From September 2, 2006, through January 2, 2007, the San Francisco Museum of Modern Art (SFMOMA) will present Imposing Order: Contemporary Photography and the Archive.
Since photography’s invention, the medium’s unique capacity to produce an exact and unmediated visual record has made it an extraordinarily useful tool for cataloguing objects. Museums, archives, and many other institutions have long relied on photography to record information that defies other forms of description. Primarily culled from SFMOMA’s collection, Imposing Order: Contemporary Photography and the Archive will feature approximately 40 works by 20 different artists who share an interest in the way art, objects, and people are displayed, stored, preserved, and classified.
A number of the artists in the show, such as Candida Höfer, Louise Lawler, Thomas Struth, and Hiroshi Sugimoto, are specifically interested in the art-viewing experience. Photographing inside museums and galleries, they reveal the way context affects art and artifacts and confers objects with value and authenticity. In his extensive series Dioramas, for example, Sugimoto photographs natural history museum displays of prehistoric mammals in simulated native landscapes. By excluding all indications of their museum context, such as labels and glass casings, he invites viewers to perceive the dioramas as eerie but realistic glimpses into the past. As the artificiality of the mounted animals and painted backdrops becomes apparent, so does the transformation of historical reconstruction into fact.
At the core of the exhibition are pieces that examine the behind-the-scenes practices of museums and archives. These photographs are thematically united around the related ideas of counting, collecting, and cataloguing; they chronicle the elaborate and obsessive treatment art and artifacts often receive at the hands of museum professionals and historians.
For her 1998 series Found, Bay Area artist Nigel Poor set herself the year-long task of taking a walk every day and gathering one discarded object on each outing. She photographed each item against a black backdrop, then made exquisite black-and-white prints. By collecting and rendering precious what is, in essence, trash, Poor unexpectedly applies activities associated with art preservation to things that have no inherent value. This gesture boldly reclassifies trash as treasure and speaks to the subjective nature of value.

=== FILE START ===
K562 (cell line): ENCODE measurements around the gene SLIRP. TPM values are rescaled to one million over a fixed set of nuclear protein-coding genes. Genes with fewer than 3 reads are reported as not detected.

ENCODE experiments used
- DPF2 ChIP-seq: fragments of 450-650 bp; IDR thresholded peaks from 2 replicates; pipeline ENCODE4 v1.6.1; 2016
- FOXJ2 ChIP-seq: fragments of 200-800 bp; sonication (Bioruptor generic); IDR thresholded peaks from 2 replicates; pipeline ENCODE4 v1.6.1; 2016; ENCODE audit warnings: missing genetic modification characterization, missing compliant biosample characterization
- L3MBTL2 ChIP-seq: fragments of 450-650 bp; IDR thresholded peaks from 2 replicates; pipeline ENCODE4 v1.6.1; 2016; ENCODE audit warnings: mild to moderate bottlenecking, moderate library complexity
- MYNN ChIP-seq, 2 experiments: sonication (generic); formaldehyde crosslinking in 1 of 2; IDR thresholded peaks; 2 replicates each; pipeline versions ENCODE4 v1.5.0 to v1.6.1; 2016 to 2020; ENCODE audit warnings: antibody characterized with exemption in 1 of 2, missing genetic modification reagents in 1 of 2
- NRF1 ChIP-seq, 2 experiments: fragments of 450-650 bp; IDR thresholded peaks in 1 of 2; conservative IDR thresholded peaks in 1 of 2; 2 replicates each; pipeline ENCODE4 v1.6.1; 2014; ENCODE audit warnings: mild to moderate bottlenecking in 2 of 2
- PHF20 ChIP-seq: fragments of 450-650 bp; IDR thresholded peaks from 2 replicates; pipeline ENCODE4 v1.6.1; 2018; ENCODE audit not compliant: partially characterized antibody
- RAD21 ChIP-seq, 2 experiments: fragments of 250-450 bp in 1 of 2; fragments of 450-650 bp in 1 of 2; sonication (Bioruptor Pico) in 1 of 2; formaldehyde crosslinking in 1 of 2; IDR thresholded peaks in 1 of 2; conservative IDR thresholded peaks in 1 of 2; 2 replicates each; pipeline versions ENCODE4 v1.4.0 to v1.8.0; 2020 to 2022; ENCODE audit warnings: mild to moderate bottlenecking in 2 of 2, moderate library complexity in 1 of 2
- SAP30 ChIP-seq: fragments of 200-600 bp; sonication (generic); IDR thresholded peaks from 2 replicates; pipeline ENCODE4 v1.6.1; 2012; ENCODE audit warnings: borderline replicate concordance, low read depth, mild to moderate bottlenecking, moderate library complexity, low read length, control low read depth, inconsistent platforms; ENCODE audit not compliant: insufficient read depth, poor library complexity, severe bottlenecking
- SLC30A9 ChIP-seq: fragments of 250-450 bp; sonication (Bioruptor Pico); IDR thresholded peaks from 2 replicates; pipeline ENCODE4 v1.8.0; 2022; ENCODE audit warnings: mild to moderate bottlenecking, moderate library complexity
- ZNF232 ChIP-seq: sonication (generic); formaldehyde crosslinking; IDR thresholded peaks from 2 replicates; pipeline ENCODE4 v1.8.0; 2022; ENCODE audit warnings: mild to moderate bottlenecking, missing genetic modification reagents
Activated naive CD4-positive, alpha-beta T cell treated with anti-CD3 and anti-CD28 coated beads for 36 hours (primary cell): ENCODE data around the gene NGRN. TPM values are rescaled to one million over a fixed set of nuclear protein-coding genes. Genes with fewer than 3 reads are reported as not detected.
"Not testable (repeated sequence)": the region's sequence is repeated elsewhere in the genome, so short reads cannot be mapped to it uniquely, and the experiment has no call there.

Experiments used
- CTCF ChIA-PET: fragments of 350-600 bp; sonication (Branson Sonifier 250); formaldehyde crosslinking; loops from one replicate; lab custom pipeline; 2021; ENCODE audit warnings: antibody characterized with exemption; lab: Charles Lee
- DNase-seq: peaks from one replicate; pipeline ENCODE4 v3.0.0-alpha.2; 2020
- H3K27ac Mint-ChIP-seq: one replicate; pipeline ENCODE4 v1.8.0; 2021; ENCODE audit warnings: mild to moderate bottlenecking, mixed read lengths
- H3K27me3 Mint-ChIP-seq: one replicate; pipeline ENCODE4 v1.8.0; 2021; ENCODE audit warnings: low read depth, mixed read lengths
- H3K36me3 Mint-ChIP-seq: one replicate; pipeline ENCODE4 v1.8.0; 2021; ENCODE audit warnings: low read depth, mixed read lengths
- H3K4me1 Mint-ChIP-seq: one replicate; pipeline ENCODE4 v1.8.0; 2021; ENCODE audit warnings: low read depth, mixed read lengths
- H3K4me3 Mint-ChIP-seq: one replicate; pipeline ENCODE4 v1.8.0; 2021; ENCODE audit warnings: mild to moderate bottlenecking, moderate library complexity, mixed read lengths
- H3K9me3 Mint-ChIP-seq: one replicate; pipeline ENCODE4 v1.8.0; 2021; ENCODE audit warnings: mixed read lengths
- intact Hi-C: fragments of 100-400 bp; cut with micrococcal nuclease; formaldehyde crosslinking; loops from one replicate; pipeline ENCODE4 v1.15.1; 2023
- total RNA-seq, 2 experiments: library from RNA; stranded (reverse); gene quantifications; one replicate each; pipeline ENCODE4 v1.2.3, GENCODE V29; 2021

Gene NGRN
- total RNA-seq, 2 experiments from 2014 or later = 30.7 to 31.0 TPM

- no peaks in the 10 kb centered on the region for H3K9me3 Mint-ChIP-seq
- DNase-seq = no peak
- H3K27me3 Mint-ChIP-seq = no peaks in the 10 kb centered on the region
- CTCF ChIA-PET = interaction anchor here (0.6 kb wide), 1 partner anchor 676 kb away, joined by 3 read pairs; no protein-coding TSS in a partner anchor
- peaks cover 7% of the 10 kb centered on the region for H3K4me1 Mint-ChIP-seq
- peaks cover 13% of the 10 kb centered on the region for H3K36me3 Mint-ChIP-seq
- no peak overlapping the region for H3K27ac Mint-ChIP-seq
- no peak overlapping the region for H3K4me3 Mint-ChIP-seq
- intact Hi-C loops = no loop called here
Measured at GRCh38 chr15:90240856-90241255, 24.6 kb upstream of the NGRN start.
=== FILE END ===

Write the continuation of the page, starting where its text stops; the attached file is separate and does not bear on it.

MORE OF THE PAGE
Richard Misrach’s series Pictures of Paintings considers the role photography plays in museums and academia. In his large-scale photograph Phoenix, Arizona, (1993), Misrach printed three details of a painting in the collection of the Phoenix Art Museum in a manner that highlights the way photo reproductions are used to catalogue and disseminate art.
The last section of the exhibition reaches beyond museological systems to look at photography’s role in other institutional archives. For example, Deborah Luster’s portraits of inmates in the Louisiana prison system consider the way people are catalogued when they become incarcerated. Richard Barnes also examines photography’s relationship to criminology in his diptych Unabomber Cabin. Barnes pairs a photograph of the empty site in Montana where convicted terrorist Theodore Kaczynski lived in virtual isolation with a picture of Kaczynski’s rudimentary cabin erected inside a crime laboratory warehouse. By contrasting the displaced cabin with its original setting, Barnes references photography’s evidentiary value while underscoring the decontextualizing effect archives have on objects.
Organized by Erin Garcia and Terri Whitlock, curatorial associates in the photography department at SFMOMA, the exhibition affords the Museum the opportunity to present its photography collection thematically and to consider common threads among several of its recent acquisitions. According to their curatorial statement, “Many contemporary photographers have looked to museums and archives as appropriate sites to investigate photography’s role as a tool for collecting data. This seems particularly relevant today as digital technologies provoke us to reconsider the nature of photography as well as our relationship to information in general.”
Since its founding in 1935, SFMOMA has resolved to build a photography collection of international stature, and it is has the distinction of being one of the first American museums to recognize photography as a legitimate art form. With the advice and support of renowned Bay Area photographer Ansel Adams and a host of local practitioners and patrons, the Museum strengthened its commitment to the medium steadily over the decades, gaining momentum with the appointment of the first dedicated curator of photography in 1958 and the establishment of a distinct Department of Photography in 1980. Since then, SFMOMA’s collection has grown to include nearly 14,000 photographs spanning the entire history of the medium, from its invention in the mid-19th century to the present day.
SFMOMA will present an educational symposium on September 21, 2006, in conjunction with the exhibition. Additional information is available on the Museum’s Web site at www.sfmoma.org.